Young benefactor programs present a variety of ways for young professionals to get involved with museums. Whether you are interested in networking, volunteering, or learning, young benefactor programs seem to offer it all. For your annual fee you get access to unique programming, fun happy hours, fabulous parties, and the feeling of belonging to something great. These programs can be a fantastic way to get started in a new city, with lots of opportunities to make new friends and explore the cultural offerings of your new home. While the happy hours and galas may not be mission based and raise again the Is Alcohol the Answer question, the donation required aspects of the young benefactor programs do raise money for good causes and help support the museum of your choice.

However, there is an accessibility issue with all young benefactor programs, affordability. Most young benefactor programs call for a serious cash commitment, with expensive party fees on top of the $70-$500 dollar membership dues. Much of the educational programming, although discounted in some cases, requires even more payment. This might not be something that recent college graduates or young professionals dealing with a tough economy feel they can afford.

According to a 2009 Wall Street Journal article, 2009 college graduates entered “the toughest labor market in 25 years” and that “those who land jobs will likely suffer lower wages for a decade or more compared to those lucky enough to graduate in better times, studies show” (Murray). Young professionals are making less money and struggling to find their dream jobs.

Yet just because young professionals may not be able to afford membership dues, they still might be interested in the networking, educational, and volunteering aspects of the young benefactor programs. While the membership dues are important to the museum, there are still ways museums can engage this audience that might encourage donations in the future, spread awareness of each museum’s mission and make young professionals feel like they are part of the museum, even if they cannot be financially.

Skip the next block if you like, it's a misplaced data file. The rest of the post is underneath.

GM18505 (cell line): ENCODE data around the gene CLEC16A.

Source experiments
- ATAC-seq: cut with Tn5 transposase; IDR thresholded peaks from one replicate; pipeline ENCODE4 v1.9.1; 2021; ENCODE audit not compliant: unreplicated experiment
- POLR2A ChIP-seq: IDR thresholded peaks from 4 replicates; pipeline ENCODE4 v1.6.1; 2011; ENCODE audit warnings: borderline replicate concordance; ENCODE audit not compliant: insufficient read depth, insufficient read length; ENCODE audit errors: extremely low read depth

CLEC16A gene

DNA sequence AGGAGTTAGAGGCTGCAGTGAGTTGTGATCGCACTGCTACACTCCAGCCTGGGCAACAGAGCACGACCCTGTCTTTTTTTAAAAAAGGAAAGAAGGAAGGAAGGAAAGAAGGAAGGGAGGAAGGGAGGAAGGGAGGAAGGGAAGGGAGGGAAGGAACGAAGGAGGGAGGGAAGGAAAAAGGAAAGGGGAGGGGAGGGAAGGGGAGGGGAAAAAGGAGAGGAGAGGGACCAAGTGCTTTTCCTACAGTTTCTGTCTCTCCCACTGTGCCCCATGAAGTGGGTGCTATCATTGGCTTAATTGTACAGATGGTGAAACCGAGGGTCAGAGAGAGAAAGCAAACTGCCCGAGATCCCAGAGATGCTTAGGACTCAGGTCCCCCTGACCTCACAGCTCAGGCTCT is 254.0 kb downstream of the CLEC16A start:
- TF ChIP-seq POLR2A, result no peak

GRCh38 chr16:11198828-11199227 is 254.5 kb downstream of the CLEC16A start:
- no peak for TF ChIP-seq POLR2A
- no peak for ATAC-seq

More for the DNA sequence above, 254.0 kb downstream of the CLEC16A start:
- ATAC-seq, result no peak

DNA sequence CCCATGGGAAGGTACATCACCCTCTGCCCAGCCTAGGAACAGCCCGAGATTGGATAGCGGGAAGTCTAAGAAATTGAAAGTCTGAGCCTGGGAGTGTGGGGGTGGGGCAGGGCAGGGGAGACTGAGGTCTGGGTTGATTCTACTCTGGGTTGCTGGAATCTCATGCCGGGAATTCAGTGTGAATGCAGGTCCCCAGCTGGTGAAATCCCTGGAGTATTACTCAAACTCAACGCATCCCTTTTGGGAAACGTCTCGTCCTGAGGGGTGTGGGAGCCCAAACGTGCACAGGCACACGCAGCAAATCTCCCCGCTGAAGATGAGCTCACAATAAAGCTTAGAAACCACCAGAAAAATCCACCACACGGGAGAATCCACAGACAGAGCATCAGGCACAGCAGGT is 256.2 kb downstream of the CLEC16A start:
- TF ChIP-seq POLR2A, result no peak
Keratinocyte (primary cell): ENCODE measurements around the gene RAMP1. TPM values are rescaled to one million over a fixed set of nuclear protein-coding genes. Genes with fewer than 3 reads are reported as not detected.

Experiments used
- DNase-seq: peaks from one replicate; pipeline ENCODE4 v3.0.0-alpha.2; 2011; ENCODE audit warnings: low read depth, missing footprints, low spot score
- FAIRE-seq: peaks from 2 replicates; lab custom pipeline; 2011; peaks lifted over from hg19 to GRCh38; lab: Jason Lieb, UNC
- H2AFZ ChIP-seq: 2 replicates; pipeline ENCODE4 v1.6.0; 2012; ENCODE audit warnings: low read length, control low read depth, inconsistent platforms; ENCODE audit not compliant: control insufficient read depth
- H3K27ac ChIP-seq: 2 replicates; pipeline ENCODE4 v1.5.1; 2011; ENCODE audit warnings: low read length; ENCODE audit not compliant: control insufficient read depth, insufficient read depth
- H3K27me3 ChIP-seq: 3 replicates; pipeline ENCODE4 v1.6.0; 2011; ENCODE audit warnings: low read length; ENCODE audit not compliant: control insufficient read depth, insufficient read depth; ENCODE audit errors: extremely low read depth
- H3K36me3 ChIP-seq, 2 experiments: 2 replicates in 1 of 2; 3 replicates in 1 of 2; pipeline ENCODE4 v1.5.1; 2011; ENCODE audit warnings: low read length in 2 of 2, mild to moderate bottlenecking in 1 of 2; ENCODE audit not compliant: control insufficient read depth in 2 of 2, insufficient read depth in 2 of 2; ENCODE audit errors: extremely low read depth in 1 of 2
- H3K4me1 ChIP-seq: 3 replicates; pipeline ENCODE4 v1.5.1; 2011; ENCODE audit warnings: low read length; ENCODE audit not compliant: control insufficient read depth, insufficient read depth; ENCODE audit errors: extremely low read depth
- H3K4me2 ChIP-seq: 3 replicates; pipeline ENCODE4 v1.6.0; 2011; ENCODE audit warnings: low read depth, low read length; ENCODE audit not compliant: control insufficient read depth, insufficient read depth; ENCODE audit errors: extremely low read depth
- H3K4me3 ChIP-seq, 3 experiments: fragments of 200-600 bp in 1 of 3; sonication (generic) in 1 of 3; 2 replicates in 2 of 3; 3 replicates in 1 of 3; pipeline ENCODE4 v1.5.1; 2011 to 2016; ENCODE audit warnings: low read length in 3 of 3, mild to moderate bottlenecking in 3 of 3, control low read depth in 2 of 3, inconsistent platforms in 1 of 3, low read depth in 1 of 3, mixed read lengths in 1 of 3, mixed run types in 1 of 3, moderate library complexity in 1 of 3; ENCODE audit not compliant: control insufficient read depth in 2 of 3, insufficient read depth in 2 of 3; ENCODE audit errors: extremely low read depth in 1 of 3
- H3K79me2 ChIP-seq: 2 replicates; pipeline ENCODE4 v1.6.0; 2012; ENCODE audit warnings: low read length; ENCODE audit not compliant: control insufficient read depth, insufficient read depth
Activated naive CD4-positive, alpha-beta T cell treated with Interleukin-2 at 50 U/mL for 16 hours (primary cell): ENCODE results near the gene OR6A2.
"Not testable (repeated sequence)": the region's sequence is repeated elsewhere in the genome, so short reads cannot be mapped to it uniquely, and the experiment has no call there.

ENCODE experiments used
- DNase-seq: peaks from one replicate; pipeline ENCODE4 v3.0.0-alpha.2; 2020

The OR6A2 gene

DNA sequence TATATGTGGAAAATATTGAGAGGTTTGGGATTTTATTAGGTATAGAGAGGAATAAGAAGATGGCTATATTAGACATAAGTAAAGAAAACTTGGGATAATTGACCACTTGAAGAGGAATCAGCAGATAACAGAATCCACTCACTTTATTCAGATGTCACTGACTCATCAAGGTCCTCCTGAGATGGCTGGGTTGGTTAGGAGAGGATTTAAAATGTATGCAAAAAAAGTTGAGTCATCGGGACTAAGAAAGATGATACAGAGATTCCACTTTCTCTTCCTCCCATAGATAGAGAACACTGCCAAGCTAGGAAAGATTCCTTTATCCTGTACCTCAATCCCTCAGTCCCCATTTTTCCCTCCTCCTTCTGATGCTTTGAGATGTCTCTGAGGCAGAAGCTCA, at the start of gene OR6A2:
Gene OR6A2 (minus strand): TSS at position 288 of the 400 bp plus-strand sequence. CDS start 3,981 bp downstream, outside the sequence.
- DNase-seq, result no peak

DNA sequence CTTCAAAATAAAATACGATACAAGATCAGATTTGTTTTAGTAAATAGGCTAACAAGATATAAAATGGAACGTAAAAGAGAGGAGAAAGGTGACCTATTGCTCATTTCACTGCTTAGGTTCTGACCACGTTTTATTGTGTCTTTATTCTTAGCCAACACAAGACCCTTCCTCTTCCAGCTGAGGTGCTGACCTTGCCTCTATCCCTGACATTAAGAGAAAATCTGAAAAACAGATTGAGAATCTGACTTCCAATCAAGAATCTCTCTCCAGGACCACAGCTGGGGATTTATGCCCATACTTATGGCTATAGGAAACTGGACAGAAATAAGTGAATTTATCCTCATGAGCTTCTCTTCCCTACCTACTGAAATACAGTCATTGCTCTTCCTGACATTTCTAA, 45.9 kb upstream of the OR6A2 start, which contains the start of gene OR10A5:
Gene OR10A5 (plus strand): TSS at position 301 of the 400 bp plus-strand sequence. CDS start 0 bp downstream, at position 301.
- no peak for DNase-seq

Part 3 will offer several recommendations for young benefactor programs.


Murray, Sara. “The Curse of the Class of 2009.” The Wall Street Journal [New  York] 9 May 2009, A1 sec. The Wall Street Journal. 9 May 2009. Web. 29 Nov.  2010. <;.

Science on Tap

Smithsonian National Zoological Park v Buffalo Museum of Science

Science on Tap events are growing in popularity among young professionals. However, how mission based and relevant these events are depends on the institution.  This post will take an unbiased look at two Science on Tap events at different institutions, along with other related events at said institutions.

Example 1:  National Zoo-Science on Tap

For the first hour of the event, attendees buy beer and wine from the cash bar and chat with zoo scientists and animal keepers. The second half of the event allows the attendees to submit questions that they want answered by the zoo staff panel.  Members of the panel from the last Science on Tap event included primate, giant panda, bird, and small mammal keepers, the curator of enrichment and training, and pathologists.

Other related events:

Brew at the Zoo-With the cost of their ticket, attendees receive a commemorative mug and samples from more than thirty microbrews.  There is also live music and food available for purchase.  Proceeds from Brew at the Zoo help support animal care, education, sustainability and conservation science.

Snore & Roar-An adult version of the popular zoo overnight program, this experience offers participants a two-hour tour, zoo hike, wine and cheese, a tent to spend the night in and breakfast the next morning.

Example 2: Buffalo Museum of Science-Science on Tap

Admission to Buffalo’s event includes a commemorative mug with ten drink tickets that are good for one beer tasting each. There is unlimited food sampling, home brewing demonstrations and live entertainment.  Attendees can also learn about the science of beer, the sociology of beer and the history of beer in Buffalo.  The museum’s permanent exhibit and galleries are also open during the event.

Other related events:

Star Lights, Drinks & Bites-An evening of stargazing mixed with wine and beer tasting, Star Lights, Drinks & Bites is strictly for the twenty-one and older crowd. Proceeds from the event go towards the museum and the Tifft Nature Preserve.

Museum’s Attic- This fundraiser gives participants a chance to view the museum’s collections that are not on public display.  Events include behind-the-scenes tours, a treasure hunt, auctions, and of course food and drink.